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Implied Terms and Interpretations in Contract Law

Implied Terms and Interpretations in Contract Law



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Published by: legalmatters on Aug 11, 2007
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George M. Cohen
 Edward F. Howrey Research Professor of Law, University of VirginiaSchool of Law
© Copyright 1999 George M. Cohen
This chapter examines the economic arguments for textualism andcontextualism, the two primary methodologies used by courts to determine theintentions of contracting parties with respect to their performance obligations.Textualism, which is rooted in the idea of complete contracting, calls for amore restrictive approach to implied terms and interpretation thancontextualism, which is rooted in the idea of incomplete contracts. The primaryconclusions are that, as in other areas of contract law, the choice between thetwo interpretive methodologies depends on the transaction costs of drafting, therelative likelihood of court error, and the risks of opportunistic behavior.Neither methodology dominates so much that it should be uniformly employed,which is consistent with how courts actually behave.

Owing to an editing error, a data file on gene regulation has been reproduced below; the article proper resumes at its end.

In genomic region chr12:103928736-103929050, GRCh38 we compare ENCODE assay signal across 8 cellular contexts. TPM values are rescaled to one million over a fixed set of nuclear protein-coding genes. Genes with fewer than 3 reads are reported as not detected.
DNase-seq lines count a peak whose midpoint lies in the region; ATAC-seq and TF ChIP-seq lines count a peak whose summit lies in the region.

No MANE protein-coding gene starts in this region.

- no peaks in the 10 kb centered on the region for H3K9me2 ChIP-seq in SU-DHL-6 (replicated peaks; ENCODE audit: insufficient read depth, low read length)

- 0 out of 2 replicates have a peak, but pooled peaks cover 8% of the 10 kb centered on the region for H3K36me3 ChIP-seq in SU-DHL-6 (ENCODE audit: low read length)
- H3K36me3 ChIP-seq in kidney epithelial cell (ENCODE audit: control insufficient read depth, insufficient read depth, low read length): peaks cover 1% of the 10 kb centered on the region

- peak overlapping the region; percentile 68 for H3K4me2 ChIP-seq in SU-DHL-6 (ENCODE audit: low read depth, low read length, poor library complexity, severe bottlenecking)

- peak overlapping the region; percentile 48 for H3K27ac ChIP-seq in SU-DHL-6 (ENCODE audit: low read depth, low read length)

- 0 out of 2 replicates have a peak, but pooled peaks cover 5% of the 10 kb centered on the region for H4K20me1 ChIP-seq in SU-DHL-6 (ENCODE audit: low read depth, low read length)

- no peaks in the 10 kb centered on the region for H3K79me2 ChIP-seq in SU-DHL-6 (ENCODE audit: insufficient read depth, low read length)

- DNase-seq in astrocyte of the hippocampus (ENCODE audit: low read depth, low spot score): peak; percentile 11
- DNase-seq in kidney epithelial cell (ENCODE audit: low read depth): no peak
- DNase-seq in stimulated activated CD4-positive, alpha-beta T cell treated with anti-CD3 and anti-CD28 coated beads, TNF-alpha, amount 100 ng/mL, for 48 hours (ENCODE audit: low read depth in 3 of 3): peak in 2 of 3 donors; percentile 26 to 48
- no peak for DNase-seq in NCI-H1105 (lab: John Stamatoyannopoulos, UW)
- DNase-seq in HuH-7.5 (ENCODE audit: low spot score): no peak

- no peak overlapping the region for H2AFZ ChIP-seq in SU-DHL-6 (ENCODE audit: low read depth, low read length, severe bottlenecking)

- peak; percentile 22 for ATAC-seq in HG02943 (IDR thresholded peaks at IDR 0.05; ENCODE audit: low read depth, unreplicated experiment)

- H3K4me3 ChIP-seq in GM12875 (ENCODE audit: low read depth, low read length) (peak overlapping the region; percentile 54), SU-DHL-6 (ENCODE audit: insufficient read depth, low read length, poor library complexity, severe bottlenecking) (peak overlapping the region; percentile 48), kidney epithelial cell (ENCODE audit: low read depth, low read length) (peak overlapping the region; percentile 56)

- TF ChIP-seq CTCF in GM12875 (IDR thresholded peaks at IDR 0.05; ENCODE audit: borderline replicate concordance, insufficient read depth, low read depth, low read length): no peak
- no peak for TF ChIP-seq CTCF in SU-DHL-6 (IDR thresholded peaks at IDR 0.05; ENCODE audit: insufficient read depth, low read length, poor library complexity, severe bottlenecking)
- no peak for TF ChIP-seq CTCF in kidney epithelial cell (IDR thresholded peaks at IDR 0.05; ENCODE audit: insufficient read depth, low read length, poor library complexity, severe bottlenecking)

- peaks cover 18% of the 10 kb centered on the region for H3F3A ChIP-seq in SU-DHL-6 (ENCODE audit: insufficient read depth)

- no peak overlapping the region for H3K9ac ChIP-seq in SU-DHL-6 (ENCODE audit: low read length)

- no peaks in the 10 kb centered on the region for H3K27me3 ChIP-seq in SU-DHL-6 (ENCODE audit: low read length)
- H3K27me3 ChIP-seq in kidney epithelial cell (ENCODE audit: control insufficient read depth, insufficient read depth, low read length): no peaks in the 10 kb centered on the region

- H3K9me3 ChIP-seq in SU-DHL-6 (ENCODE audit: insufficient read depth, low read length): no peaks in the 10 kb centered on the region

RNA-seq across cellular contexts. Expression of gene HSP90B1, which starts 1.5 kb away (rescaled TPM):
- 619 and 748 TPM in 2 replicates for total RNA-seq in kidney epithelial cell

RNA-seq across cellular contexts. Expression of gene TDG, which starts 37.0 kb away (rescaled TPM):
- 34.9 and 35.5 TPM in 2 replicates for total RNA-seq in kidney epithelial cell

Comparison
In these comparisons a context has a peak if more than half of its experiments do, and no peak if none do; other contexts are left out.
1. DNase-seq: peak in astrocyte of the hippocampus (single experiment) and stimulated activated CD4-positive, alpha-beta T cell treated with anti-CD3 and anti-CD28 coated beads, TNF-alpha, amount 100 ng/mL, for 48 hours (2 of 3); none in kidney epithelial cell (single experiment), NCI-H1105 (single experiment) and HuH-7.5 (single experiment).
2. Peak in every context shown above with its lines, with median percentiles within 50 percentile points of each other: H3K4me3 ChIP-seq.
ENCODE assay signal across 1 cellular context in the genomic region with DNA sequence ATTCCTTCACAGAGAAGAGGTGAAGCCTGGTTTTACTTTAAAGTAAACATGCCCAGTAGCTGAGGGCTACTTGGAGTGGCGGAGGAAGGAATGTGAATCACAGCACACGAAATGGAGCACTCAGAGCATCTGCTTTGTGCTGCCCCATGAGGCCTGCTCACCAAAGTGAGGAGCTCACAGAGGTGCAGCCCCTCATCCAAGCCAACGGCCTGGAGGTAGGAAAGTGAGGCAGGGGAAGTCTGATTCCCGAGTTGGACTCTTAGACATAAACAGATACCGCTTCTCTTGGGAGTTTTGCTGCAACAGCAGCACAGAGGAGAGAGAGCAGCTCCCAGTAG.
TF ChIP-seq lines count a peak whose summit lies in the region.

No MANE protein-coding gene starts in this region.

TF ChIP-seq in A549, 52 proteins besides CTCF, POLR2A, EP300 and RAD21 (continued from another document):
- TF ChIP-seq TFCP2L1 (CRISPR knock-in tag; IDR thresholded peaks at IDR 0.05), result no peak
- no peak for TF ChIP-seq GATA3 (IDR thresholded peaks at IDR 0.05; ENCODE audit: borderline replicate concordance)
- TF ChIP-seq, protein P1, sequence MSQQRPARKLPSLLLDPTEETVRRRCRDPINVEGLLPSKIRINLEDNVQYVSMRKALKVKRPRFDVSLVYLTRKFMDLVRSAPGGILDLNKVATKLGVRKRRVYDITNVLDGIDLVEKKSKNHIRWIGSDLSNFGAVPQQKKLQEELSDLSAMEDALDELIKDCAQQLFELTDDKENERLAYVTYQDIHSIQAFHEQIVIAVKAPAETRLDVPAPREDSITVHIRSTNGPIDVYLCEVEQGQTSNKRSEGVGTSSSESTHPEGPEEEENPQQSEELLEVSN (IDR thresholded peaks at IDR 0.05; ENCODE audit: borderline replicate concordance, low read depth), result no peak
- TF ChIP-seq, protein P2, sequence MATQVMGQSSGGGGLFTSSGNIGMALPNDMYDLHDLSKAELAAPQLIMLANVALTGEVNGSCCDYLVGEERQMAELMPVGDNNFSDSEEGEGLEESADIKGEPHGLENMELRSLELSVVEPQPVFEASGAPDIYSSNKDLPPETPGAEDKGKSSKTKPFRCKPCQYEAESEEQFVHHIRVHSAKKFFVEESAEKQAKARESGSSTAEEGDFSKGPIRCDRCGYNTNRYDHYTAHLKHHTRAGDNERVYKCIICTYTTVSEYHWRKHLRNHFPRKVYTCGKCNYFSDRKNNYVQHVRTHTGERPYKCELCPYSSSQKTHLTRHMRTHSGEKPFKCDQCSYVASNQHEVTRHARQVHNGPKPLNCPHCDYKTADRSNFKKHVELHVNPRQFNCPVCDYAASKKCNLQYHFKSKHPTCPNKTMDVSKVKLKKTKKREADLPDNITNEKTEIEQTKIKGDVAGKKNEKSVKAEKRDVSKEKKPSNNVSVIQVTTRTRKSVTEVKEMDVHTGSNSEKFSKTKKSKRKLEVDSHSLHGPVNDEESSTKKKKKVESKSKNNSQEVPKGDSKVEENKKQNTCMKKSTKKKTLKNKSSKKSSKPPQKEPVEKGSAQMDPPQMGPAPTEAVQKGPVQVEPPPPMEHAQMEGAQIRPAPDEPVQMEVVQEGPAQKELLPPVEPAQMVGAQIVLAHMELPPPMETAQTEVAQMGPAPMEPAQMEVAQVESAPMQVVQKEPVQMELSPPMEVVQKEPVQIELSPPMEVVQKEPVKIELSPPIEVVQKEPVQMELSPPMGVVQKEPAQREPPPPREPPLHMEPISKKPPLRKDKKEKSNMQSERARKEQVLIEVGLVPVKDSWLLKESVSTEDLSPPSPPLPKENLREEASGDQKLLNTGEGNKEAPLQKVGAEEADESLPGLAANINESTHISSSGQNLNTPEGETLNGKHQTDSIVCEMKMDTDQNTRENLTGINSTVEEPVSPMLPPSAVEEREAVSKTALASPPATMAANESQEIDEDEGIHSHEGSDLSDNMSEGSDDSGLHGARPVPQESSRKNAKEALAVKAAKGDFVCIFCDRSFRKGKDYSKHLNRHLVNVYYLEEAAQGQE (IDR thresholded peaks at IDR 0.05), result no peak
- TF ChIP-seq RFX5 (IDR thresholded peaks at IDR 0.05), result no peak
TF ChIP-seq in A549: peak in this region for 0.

JEL classification:
Contracts, Completeness, Interpretation, Implied Terms,Opportunism, Contextualism, Textualism
1. Introduction